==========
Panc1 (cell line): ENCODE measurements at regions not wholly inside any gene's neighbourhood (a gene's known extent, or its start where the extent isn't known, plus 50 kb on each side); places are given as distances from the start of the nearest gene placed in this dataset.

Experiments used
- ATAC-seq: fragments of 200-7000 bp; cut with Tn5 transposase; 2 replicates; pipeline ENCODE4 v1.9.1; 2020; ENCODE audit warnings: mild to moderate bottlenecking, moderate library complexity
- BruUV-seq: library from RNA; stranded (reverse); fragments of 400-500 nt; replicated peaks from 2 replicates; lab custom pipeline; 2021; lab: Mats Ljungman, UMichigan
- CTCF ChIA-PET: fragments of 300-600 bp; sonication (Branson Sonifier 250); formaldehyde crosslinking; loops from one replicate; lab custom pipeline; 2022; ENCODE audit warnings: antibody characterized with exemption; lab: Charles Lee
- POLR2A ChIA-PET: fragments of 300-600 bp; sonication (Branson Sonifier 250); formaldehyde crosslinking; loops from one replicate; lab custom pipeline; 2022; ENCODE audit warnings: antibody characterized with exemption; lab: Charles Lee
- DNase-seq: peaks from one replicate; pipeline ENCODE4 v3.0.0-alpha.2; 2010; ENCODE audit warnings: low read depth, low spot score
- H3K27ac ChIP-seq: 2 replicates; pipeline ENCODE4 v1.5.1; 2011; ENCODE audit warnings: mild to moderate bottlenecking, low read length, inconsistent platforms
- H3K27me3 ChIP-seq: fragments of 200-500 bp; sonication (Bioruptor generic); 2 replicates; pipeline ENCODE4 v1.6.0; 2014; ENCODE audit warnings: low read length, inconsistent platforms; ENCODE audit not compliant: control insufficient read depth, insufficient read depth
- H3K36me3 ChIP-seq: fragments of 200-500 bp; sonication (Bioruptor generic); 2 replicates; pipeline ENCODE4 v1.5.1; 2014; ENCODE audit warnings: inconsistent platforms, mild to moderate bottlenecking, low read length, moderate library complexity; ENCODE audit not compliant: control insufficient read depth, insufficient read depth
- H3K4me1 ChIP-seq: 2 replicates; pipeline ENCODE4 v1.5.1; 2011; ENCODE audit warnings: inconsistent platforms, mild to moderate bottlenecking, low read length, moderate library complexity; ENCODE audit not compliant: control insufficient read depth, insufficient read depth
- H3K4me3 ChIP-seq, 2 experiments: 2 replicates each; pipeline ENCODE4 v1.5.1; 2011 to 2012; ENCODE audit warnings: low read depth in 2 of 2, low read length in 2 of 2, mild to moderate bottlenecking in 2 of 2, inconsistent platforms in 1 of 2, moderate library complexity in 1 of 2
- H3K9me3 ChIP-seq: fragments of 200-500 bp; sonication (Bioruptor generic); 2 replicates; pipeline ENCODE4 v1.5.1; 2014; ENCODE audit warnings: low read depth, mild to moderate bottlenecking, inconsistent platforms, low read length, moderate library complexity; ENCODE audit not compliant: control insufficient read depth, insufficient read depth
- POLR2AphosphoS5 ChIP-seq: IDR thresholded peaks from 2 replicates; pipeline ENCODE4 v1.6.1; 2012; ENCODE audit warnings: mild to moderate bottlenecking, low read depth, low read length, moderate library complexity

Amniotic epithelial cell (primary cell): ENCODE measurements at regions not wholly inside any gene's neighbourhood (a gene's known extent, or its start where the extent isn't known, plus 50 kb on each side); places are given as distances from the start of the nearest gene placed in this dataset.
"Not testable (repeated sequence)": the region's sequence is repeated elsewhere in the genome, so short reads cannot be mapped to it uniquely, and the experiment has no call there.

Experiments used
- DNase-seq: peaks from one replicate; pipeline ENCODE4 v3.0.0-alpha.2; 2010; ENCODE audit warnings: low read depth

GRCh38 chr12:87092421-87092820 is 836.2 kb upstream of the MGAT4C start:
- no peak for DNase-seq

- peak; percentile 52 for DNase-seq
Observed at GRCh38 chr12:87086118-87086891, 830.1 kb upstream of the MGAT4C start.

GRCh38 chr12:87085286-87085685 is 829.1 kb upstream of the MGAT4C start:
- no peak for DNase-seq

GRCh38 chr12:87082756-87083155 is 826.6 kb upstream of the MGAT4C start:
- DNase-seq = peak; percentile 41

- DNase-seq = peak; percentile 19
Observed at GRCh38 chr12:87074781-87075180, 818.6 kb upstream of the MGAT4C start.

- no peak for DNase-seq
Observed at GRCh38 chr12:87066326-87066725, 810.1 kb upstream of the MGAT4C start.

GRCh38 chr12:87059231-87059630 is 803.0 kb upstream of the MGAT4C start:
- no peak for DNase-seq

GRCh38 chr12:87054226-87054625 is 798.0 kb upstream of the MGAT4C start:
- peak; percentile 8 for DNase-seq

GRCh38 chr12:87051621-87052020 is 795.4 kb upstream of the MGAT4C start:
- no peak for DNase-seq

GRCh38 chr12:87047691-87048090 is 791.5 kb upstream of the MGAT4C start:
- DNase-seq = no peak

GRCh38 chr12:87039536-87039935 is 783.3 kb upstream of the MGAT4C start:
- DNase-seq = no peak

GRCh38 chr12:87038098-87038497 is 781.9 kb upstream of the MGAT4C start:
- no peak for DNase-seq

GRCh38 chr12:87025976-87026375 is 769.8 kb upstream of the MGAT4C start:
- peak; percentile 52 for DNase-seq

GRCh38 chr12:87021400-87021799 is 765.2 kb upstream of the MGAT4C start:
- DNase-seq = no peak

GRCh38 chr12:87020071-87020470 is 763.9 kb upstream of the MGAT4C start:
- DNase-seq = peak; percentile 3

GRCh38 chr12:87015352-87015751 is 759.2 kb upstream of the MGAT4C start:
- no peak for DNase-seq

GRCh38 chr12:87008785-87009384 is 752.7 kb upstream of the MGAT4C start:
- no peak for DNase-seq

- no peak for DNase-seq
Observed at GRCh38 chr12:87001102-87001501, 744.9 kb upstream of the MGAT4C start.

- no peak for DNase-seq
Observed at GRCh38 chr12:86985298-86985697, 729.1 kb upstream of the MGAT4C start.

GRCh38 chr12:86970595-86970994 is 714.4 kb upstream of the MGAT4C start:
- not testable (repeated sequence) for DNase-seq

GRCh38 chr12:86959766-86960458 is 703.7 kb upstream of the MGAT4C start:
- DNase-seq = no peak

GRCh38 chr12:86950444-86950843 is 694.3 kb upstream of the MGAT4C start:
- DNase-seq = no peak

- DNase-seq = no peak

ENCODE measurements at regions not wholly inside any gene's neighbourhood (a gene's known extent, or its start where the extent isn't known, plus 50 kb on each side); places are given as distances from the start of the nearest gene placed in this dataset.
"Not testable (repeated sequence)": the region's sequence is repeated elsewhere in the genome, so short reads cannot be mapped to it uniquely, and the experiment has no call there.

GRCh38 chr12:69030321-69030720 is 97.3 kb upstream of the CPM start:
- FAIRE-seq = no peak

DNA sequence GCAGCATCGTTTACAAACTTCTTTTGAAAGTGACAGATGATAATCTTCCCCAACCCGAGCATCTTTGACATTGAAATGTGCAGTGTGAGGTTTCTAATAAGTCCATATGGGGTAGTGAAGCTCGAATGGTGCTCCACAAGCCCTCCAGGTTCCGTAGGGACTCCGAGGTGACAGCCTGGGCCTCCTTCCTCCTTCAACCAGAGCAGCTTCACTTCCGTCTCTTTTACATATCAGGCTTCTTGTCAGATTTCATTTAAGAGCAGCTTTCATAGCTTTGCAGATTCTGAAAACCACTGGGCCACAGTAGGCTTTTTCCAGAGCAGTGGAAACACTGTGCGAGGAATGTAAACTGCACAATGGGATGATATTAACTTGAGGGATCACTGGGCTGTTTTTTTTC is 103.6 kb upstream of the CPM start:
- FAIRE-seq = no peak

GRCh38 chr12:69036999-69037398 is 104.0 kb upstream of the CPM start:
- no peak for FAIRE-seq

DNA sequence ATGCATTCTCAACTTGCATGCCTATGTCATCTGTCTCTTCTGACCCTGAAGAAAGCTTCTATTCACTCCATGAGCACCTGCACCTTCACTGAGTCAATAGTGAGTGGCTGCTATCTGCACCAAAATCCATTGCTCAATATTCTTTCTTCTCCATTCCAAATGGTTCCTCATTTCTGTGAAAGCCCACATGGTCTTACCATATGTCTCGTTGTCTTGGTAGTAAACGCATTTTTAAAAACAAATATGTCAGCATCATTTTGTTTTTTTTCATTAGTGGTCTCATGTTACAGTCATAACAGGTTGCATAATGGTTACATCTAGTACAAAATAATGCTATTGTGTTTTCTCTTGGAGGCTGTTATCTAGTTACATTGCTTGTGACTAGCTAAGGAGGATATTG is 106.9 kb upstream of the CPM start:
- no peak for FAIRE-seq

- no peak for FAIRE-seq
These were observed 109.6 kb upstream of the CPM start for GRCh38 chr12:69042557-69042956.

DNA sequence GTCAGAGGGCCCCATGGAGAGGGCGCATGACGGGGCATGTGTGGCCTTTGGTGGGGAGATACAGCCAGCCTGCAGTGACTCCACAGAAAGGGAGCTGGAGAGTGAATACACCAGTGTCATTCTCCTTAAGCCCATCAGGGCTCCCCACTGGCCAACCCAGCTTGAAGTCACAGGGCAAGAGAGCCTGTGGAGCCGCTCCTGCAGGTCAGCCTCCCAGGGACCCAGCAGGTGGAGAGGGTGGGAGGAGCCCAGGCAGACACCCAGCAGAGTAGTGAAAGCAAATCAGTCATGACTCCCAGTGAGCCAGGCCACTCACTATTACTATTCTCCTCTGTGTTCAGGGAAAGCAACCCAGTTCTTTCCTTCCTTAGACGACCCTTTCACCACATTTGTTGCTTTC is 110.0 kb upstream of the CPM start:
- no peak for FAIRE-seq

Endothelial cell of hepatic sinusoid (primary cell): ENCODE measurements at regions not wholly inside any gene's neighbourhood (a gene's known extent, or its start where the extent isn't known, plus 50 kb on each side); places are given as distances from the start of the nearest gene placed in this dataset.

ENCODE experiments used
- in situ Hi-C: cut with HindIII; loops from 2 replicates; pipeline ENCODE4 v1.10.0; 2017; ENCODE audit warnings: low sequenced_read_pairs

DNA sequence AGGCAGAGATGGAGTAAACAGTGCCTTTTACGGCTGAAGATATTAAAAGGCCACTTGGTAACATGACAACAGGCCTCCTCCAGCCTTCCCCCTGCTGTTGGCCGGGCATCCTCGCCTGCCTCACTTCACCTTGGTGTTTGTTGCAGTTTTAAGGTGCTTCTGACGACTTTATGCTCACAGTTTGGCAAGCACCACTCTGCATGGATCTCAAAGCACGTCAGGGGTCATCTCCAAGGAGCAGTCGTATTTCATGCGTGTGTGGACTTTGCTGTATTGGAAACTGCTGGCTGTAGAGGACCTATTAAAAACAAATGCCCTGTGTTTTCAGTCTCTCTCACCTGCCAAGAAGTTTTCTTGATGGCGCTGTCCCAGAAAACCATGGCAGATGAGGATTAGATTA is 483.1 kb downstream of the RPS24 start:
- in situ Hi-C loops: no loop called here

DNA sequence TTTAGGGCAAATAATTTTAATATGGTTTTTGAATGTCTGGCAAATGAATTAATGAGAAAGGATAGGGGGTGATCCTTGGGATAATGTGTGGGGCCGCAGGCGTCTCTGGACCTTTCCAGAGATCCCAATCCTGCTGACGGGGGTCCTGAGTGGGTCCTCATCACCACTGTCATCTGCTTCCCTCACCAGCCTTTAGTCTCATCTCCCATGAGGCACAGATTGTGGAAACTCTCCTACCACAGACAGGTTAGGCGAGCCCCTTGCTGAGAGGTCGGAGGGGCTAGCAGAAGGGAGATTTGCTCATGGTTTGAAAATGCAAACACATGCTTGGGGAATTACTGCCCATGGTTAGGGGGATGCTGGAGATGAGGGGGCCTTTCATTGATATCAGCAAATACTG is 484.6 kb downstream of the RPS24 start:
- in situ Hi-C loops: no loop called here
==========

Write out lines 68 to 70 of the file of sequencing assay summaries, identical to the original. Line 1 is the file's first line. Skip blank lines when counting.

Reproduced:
DNA sequence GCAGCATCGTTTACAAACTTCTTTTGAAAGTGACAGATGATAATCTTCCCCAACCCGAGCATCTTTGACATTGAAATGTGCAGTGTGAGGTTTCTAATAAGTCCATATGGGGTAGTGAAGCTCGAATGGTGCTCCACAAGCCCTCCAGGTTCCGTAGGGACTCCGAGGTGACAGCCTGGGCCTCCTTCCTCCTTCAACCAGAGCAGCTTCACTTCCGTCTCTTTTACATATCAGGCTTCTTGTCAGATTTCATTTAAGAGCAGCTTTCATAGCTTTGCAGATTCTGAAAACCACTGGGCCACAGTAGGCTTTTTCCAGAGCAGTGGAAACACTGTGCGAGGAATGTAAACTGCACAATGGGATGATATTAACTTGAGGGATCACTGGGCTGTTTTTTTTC is 103.6 kb upstream of the CPM start:
- FAIRE-seq = no peak

GRCh38 chr12:69036999-69037398 is 104.0 kb upstream of the CPM start: